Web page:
The Likelihood of Mechanical Failure in Truck Accidents
According to a study by the Federal Motor Carrier Safety Administration, ten percent of all truck accidents are primarily caused by mechanical failure of the truck. However, another study by the University of Michigan Transportation Research Institute found that over half of all truck accidents involved a mechanical defect or failure of some variety, and over 30% of them had a mechanical issue so severe that the truck should have been out of service at the time rather than on the road. Odds are, if you’ve been hurt in an Arizona truck accident, a mechanical failure or other vehicular issue was involved, so it’s in your best interest to learn about them.
The Most Common Mechanical Failures
Any component in a truck can fail in one way or another, intensifying or causing accidents in numerous ways. However, certain points of failure are especially likely to malfunction or break if the vehicle is poorly maintained:
- Brake failures: Trucks feature complex braking systems, especially if they have detached trailers. Despite brakes receiving extensive attention during maintenance, their sheer intricacy leaves them vulnerable to malfunction, which can result in a trucker having no way to slow down their immense vehicle.
- Tire failures: Commercial 18-wheeler trucks, as the name implies, have 18 potential places to suffer tire failures or blowouts. Although some trucks can continue to function with one or two damaged tires, many can’t, and all trucks can potentially lose control with any degree of tire failure.
- Steering mechanism failures: Damage to the steering column, suspension, and steering mechanisms of a truck often don’t manifest as visible symptoms until it’s too late, necessitating early detection via maintenance. It goes without saying, but a truck with little to no ability to steer is nearly indistinguishable from a projectile.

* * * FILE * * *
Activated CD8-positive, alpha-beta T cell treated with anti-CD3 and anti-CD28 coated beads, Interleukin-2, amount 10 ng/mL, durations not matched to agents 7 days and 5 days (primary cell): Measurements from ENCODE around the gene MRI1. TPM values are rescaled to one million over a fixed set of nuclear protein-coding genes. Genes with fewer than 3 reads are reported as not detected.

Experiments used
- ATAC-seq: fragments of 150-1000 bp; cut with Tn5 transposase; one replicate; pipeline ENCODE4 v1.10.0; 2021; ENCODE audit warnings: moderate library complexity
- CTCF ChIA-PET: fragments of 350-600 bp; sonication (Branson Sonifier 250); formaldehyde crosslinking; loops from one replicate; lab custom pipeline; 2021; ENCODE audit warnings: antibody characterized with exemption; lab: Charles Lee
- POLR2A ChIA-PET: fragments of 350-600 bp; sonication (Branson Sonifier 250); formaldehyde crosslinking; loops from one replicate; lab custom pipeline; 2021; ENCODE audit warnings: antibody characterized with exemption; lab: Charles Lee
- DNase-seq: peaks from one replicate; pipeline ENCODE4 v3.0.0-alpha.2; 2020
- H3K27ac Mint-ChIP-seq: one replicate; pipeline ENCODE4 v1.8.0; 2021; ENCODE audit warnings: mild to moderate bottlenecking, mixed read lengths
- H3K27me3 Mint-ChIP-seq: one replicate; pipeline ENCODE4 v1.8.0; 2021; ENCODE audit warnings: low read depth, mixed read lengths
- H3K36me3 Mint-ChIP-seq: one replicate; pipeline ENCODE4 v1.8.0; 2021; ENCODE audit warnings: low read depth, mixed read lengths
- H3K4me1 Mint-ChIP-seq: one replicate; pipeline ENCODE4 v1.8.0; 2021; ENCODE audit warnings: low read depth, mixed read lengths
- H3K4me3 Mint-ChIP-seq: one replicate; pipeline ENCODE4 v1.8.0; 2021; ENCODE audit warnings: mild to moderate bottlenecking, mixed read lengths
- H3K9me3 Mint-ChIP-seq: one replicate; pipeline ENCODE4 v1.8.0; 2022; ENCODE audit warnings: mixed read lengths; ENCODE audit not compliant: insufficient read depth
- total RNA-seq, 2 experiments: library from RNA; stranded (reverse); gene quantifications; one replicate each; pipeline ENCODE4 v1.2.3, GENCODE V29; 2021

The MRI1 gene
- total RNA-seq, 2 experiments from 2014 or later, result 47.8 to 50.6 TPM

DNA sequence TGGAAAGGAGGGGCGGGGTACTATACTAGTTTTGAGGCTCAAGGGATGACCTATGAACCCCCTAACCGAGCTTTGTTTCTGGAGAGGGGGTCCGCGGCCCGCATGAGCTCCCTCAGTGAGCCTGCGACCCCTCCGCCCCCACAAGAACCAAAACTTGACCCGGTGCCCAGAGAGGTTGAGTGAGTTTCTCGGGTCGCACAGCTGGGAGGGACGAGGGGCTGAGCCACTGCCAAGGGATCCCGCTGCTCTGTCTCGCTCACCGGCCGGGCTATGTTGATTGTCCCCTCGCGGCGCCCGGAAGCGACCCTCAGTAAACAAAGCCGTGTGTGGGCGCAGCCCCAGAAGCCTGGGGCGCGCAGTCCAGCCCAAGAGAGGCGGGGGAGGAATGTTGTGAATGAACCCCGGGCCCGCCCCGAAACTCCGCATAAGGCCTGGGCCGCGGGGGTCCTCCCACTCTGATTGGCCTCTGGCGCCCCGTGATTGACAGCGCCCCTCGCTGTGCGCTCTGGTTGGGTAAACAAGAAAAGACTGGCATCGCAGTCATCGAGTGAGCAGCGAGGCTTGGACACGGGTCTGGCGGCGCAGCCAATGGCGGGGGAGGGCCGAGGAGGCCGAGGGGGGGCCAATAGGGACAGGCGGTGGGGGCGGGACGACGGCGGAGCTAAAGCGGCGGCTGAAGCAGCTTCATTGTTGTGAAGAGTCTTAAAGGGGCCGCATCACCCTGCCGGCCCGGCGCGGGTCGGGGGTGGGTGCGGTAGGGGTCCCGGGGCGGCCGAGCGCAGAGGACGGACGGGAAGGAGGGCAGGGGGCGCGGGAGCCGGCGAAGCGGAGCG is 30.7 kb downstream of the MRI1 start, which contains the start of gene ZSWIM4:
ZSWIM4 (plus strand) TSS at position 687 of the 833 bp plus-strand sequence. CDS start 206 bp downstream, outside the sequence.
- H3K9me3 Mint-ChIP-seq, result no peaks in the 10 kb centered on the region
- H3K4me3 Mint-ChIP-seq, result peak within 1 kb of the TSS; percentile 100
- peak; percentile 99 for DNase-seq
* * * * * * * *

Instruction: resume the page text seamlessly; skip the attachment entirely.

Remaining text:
- Headlight and signal failures: Though often overlooked, damage to the various lights and signals adorning a truck is extremely dangerous. Without the ability to see or be seen at night, or the ability to signal intentions to other drivers, the likelihood of a truck accident skyrockets.
Despite how common they are, mechanical failures rarely ever occur spontaneously. Rather, most mechanical failures can be traced back to negligent maintenance and repair, as various parties may feel economically or physically incentivized to cut corners and gloss past potential points of failure.
How Liability Works for Mechanical Failure
A mechanical failure being involved in a truck accident isn’t inherently enough to distribute liability one w
ay or the other. In order for it to be relevant to the case, you and your truck accident attorney will need to demonstrate that the failure directly contributed to the crash. Once you’ve proven that point, liability will depend on who overlooked the mechanical failure negligently and who directly contributed to it. As such, truckers themselves are rarely liable for mechanical failures unless they overlooked blatant damages during regular inspections. Instead, trucking companies, third-party repair companies, and manufacturers are more likely to shoulder financial liability for the crash.
Talk to an Arizona Truck Accident Attorney
Mechanical failure can be difficult to detect in an accident without a thorough investigation, but fortunately, a good lawyer can help you conduct just that. ELG has extensive experience with every aspect of the truck accident claims process, so give us a call at (623) 877-3600 to schedule a free consultation with one of our Arizona truck accident attorneys today.